• The complex number "zero" is defined in linear coordinates (x + iy = 0 + 0i), but not in polar coordinates (imaginary argument q is undefined when R=0). Therefore, do not pick (x,y) = (0,0) as a first estimate.
• If F(z) is a polynomial with real coefficients and exponents, then every complex root computed is really worth two roots, because the complex-conjugate will also be a root. This can be verified by picking the complex-conjugate of the first estimate that yielded a root.
• A division-by-zero error occurs if slope S(z) equals zero, or if F(z) has negative exponents and the approximations approach zero. The remedy is to pick a different first estimate.

## Troubleshooting

1. Entry Mistakes

Here is a collection of mistakes that I've made while entering functions into a spreadsheet:

• Typing functions manually (and incorrectly) when I could have copied and pasted them.
• Pasting the functions Fr, Fi, Sr and Si into the wrong columns.
• Moving active functions from one cell to another by pointing and dragging, when I should have copied and pasted them (the cell references in the function do not change when a function is moved).
• Copying and pasting active functions, when I should have moved them instead.
• Forgetting to delete the real constants from the imaginary functions Fi and Si.
• Correcting a mistake in one cell, but then forgetting to paste the correction over the erroneous cells below it.
• Omitting asterisks to indicate multiplication (this usually provokes an error-message from Excel).
• Failing to match opening and closing parentheses (this always provokes an error-message from Excel).
• Staying-up past my bedtime on a weeknight trying to troubleshoot successive approximation problems.

2. Derivative Errors

If a mistake occurs while finding or entering the slope S(z), then the approximations might still converge on correct solutions to F(z), provided the error in S(z) is small. If the error in S(z) is large, then the approximations will oscillate around correct solutions instead of converging. The same is true for complex approximations if Sr and Si have errors.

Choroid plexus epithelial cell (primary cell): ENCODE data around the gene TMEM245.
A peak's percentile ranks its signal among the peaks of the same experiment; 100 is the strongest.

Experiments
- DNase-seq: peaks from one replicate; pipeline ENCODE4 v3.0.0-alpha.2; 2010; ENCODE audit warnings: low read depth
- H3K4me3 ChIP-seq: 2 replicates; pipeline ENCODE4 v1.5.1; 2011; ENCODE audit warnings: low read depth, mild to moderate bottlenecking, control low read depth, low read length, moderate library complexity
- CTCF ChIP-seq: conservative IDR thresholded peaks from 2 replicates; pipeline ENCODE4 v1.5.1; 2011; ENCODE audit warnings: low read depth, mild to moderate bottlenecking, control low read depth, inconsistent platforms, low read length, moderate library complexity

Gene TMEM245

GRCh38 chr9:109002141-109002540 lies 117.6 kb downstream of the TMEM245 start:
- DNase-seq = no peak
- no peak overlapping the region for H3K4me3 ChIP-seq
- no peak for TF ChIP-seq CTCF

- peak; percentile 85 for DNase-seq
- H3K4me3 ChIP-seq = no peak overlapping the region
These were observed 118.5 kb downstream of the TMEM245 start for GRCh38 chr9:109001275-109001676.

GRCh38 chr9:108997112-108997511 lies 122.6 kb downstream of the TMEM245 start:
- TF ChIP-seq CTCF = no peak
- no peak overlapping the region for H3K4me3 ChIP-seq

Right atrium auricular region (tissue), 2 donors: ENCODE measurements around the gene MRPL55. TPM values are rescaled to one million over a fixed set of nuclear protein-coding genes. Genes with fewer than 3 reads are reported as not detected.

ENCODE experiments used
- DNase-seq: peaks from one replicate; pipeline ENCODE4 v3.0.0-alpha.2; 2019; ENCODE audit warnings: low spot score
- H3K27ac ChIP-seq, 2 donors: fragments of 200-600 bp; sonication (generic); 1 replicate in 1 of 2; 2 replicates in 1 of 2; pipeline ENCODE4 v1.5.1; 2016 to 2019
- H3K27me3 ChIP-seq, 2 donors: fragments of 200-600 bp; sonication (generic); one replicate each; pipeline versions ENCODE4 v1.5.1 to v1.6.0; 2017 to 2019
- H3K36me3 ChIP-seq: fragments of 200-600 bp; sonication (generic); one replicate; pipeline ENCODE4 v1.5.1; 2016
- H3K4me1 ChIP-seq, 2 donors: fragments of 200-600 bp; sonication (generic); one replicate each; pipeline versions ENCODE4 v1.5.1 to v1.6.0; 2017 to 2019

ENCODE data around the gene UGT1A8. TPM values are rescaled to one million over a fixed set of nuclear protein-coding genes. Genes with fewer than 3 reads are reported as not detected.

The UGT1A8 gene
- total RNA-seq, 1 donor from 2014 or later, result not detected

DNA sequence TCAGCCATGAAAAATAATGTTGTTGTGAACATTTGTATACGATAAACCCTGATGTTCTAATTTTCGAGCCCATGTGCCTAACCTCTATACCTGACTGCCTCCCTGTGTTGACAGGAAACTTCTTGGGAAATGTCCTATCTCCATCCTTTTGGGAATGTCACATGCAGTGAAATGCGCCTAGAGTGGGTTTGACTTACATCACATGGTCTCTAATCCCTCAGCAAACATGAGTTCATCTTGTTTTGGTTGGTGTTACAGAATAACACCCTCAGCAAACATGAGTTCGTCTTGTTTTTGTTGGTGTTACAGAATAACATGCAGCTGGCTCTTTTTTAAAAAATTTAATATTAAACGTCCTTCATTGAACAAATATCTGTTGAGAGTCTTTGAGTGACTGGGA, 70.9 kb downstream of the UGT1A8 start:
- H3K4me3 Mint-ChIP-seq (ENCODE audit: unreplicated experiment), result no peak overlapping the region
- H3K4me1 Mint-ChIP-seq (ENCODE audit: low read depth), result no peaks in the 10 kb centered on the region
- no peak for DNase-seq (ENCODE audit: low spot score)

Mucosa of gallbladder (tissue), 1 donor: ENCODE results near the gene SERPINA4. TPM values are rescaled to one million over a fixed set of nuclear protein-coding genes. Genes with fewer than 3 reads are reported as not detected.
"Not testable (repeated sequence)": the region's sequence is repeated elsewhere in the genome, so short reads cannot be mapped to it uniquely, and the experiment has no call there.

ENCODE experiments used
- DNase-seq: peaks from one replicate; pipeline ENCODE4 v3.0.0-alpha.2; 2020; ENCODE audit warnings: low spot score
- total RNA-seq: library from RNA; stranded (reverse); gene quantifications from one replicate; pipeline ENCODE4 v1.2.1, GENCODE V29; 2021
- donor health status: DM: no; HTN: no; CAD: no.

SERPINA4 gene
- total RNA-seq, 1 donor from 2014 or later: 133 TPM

3. Math Errors made while manipulating non-optimal equations into optimal form.

If the original equation was not in optimal form, and if a mistake was made while manipulating the equation into optimal form, then the approximations will converge on solutions, but they will be wrong solutions. Always double-check solutions in the original non-optimal equations.

4. Difficulty finding all polynomial roots.

An Nth-order polynomial has N roots, generally complex, but sometimes only a few roots are found and the rest are evasive. When this happens, paste each known solution into the first-estimate cells. If S(w) returns a zero (or if Sr and Si are both zero), then the solution represents two or more roots of F(w) = 0. When two or more roots are equal, they are called "degenerate" roots.

To understand why S(w) = 0 if w is degenerate, remember that a polynomial can be written as the product of factors (w - root). If the polynomial has N degenerate roots, each represented as g, then the polynomial will include the factor (w - g)N. Similarly, the unrestricted function F(z) will include the factor (z - g)N. Notice that the derivative of F(z) will include the factor (z - g)N-1, and so g must be a root of S(z) too.